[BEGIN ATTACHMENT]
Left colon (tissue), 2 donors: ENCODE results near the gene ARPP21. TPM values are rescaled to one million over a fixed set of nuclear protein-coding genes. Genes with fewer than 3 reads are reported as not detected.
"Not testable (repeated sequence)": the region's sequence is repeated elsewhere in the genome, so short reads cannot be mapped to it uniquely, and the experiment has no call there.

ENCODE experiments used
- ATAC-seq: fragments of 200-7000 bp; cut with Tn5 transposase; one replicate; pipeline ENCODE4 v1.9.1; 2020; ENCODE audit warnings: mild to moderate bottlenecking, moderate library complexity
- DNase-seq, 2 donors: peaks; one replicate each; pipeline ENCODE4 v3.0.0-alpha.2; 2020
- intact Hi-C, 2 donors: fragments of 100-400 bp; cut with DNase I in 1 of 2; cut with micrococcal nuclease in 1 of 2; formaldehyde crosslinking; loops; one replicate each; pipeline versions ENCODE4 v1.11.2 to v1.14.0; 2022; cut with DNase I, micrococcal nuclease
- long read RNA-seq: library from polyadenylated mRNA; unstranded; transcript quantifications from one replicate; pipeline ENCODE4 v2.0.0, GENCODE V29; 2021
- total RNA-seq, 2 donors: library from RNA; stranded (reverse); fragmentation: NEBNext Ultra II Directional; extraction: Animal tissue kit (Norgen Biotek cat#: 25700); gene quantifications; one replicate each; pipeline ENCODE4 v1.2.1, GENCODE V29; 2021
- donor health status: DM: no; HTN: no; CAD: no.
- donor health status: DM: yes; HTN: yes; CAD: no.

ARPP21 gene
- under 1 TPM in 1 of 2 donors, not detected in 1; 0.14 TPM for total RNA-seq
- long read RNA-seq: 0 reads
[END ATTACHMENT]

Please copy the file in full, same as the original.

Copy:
Left colon (tissue), 2 donors: ENCODE results near the gene ARPP21. TPM values are rescaled to one million over a fixed set of nuclear protein-coding genes. Genes with fewer than 3 reads are reported as not detected.
"Not testable (repeated sequence)": the region's sequence is repeated elsewhere in the genome, so short reads cannot be mapped to it uniquely, and the experiment has no call there.

ENCODE experiments used
- ATAC-seq: fragments of 200-7000 bp; cut with Tn5 transposase; one replicate; pipeline ENCODE4 v1.9.1; 2020; ENCODE audit warnings: mild to moderate bottlenecking, moderate library complexity
- DNase-seq, 2 donors: peaks; one replicate each; pipeline ENCODE4 v3.0.0-alpha.2; 2020
- intact Hi-C, 2 donors: fragments of 100-400 bp; cut with DNase I in 1 of 2; cut with micrococcal nuclease in 1 of 2; formaldehyde crosslinking; loops; one replicate each; pipeline versions ENCODE4 v1.11.2 to v1.14.0; 2022; cut with DNase I, micrococcal nuclease
- long read RNA-seq: library from polyadenylated mRNA; unstranded; transcript quantifications from one replicate; pipeline ENCODE4 v2.0.0, GENCODE V29; 2021
- total RNA-seq, 2 donors: library from RNA; stranded (reverse); fragmentation: NEBNext Ultra II Directional; extraction: Animal tissue kit (Norgen Biotek cat#: 25700); gene quantifications; one replicate each; pipeline ENCODE4 v1.2.1, GENCODE V29; 2021
- donor health status: DM: no; HTN: no; CAD: no.
- donor health status: DM: yes; HTN: yes; CAD: no.

ARPP21 gene
- under 1 TPM in 1 of 2 donors, not detected in 1; 0.14 TPM for total RNA-seq
- long read RNA-seq: 0 reads